Sunday, June 05, 2016

A Wine Zealot's Survival Guide to Etna

After 30 years of going to Etna, I’ve learned there is a simple way and there is the hard way. I’ve done the hard way a time or two. Simple is better. I’d like to share a few tips for those who are aching to go taste wine on the mountaintop.

• Wear shoes with some kind of support around the ankles and with some kind of grip or treads. Be prepared for a hike. Vans or Chuck Taylors might look (and feel) cool, but after climbing around a caldera for a day, and slipping one time too many, you’re going to want some support.

• Layer your clothes (think California). It might get blisteringly hot in the day, but when the sun goes behind a cloud, a tree or a hill, it can get cool. Take something lightweight to throw in your back pack. Getting sick in Sicily isn’t for the weak of heart. Trust me. I know.

• Rent an SUV, not a cute little Fiat 500. Better yet, find someone with a Defender. Sicily, especially around Etna, is hilly and often unpaved. Leave your low rider home.

• Take plenty of batteries and chargers. You will need GPS, even when it takes you the wrong way up a goat trail, and if you lose power, you go from predator to prey in a flash.

• Pack light and wear the same thing. Wear dark or muted colors – Etna is dusty and the ash from the volcano is a constant occurrence. No one will judge you, not even Ciro Biondi, who gets the award as the best color coordinated winemaker on the mountain.

Let’s talk about food. On Etna your will find:

A plethora of pork and other red meat products – beef, veal, lamb.

Pasta in all shapes and sizes, prepared like you have never seen it. You will want seconds.

A regular occurrence of fresh fruits and vegetables. Tuscany, it ain’t. Thankfully.

A dearth of seafood. Ditto for chicken. Live with it.

If you are gluten or lactose intolerant or deathly allergic to eggs – you might be challenged. Not impossible, but you will have to be on your toes. And this isn’t California, where those kinds of conditions are catered to. You might get an upraised eyebrow, but not much sympathy. Hey, imaging being a vegetarian in Sicily in 1977 – I know – it wasn’t pretty.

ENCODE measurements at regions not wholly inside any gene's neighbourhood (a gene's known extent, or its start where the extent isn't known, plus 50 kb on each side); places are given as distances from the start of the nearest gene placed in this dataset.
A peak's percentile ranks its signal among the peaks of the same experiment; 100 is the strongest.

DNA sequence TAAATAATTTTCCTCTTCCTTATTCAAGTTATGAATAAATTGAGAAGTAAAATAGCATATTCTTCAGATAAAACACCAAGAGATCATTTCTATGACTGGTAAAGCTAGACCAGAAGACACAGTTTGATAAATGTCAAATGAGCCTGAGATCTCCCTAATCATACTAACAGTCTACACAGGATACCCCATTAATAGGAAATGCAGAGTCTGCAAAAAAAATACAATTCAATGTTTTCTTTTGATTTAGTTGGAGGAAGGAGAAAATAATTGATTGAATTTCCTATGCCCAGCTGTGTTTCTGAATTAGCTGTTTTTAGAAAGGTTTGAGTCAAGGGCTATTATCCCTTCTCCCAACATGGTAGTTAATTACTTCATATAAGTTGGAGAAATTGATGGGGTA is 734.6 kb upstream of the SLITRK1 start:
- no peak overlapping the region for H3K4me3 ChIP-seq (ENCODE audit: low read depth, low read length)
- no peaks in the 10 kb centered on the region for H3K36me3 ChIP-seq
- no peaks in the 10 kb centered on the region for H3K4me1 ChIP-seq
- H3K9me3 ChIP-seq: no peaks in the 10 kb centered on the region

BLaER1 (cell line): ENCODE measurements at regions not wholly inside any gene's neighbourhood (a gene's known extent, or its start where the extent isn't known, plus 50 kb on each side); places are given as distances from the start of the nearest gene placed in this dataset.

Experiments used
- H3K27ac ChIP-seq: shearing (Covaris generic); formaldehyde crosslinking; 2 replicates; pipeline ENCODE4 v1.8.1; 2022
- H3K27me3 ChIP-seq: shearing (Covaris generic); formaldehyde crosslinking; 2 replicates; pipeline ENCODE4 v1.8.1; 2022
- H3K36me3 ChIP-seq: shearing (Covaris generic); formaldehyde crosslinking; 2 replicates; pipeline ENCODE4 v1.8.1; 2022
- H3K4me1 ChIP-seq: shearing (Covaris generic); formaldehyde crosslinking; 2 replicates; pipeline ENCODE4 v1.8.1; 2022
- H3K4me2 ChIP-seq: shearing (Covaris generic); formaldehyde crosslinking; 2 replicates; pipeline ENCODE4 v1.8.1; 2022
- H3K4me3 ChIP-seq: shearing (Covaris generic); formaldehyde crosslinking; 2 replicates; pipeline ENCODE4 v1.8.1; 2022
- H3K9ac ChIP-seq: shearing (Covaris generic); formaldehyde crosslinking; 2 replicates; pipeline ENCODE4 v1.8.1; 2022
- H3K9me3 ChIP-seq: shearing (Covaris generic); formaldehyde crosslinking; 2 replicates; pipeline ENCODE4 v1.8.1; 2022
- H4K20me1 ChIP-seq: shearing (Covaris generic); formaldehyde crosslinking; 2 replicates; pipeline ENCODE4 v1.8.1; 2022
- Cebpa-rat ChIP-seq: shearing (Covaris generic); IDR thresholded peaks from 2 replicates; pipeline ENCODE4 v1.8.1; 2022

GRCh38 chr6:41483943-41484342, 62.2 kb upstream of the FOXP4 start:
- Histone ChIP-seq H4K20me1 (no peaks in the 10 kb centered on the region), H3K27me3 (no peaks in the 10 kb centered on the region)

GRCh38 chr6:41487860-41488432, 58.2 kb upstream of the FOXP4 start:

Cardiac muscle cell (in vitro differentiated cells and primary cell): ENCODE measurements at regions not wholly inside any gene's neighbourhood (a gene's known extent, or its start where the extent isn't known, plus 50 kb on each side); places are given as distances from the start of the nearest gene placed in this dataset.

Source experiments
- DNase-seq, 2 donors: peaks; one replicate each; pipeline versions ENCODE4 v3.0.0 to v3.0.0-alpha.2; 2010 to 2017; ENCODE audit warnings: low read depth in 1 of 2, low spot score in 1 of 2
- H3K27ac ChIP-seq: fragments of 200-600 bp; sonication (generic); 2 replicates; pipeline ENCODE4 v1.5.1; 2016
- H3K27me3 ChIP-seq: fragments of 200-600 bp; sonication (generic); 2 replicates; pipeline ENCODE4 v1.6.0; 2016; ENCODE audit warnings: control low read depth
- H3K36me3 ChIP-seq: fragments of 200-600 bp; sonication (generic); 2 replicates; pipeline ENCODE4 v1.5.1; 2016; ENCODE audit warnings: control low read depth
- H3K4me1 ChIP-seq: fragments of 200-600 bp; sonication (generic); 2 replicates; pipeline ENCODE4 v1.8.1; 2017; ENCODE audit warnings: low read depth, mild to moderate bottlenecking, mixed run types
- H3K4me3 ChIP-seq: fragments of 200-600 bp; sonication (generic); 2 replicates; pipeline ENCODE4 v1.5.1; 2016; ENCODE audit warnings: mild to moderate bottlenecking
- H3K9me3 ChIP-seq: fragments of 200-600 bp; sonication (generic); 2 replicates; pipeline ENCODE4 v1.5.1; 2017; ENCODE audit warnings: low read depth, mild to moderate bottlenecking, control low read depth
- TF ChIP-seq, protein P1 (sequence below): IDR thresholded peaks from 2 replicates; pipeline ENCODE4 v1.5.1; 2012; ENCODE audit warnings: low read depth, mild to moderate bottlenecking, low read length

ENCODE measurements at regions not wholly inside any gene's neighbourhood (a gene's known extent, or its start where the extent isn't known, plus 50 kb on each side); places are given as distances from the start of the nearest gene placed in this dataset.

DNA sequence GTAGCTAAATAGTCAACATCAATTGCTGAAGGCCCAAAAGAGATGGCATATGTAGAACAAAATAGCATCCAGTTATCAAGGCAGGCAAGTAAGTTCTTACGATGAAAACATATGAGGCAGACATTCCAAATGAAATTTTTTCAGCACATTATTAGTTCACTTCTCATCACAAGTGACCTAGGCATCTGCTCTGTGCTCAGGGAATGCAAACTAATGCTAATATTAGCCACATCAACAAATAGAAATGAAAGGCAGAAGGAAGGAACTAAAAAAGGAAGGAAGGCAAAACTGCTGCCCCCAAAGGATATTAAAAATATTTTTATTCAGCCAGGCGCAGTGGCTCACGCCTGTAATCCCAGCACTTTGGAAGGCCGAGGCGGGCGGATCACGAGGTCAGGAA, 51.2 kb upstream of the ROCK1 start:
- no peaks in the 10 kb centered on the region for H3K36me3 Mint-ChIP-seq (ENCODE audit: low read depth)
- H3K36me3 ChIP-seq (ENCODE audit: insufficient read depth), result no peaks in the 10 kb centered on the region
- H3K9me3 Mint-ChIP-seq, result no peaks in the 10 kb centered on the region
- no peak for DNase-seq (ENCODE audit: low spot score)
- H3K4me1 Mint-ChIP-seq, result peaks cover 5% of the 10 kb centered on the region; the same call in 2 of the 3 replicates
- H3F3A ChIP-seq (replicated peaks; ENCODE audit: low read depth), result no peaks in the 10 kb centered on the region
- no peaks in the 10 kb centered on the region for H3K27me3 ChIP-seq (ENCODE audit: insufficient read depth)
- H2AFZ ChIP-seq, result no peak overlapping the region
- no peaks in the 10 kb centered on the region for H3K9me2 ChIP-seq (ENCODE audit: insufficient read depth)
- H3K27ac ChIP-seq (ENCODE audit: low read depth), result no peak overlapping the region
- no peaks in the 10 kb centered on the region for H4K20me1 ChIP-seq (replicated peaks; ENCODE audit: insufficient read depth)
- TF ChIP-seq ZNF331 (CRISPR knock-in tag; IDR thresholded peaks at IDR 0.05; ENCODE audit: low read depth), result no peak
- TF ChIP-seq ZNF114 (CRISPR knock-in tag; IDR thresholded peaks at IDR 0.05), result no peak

If you like cheese you will be in heaven.

Accomodations.Find someplace where you can base yourself out of. Preferably with plenty of parking. And maybe someplace that is quiet but not too remote. We recently stayed outside of Randazzo at the Feudo Vagliasindi – it was all that and very affordable – friendly too.

Let’s talk about planning appointments and meeting with the people.

Try and plan one or two appointments a day. Three is pushing it. If the wineries are nearby, that’s the best strategy. Also be flexible regarding changes. Things happen. Pipes burst. Fermentations stick. Sicily has a lot going on – be of good cheer. And roll with it.

The wine community is forming. While Etna was a powerhouse in the late 19th and early 20th centuries, those glory days are gone. Etna is in reinvention. You are witnessing the re-birth. It’s really exciting. And there are people from all over the world who have come to Etna to make wine. They know wine. They hang with their Burgundian and Piedmontese and New California friends. It’s like one big giant Instagram reunion.

Want it clean and oaky? You got it. Want it hairy and funky? You’ll find it. Want to rub shoulders with the upper crust? You can. Want to sit under a shaded patio and sip on wine with a winemaker whose great grandfather planted the vineyard behind you? It’s all possible. If you’re a blogger or a podcaster, or a wine pro with letters after your name, leave your sense of self-importance with the luggage in the hotel room. These folks don’t know who you are. Even if you’re really famous (like Aubert de Villaine). Etna is the great equalizer. Be friendly and humble. Please.

That’s all I’ve got this round. You won’t “get” Etna in one trip. Or six. But I do find it fascinating, like Piedmont or the Douro or other places, where people have made great sacrifices to live in a rugged, unforgiving land so that they can make wine that makes people happy. I don’t know if Etna will be another Burgundy or Piedmont (I hope not) but it’s a really beautiful, nature-filled area, far from the cities and the noise and the distractions of modern life that we find ourselves wrapped up in.

The wines are delicious, the food is beyond baroque and there is a warm and friendly community waiting to show you what a life with passion in wine is all about.

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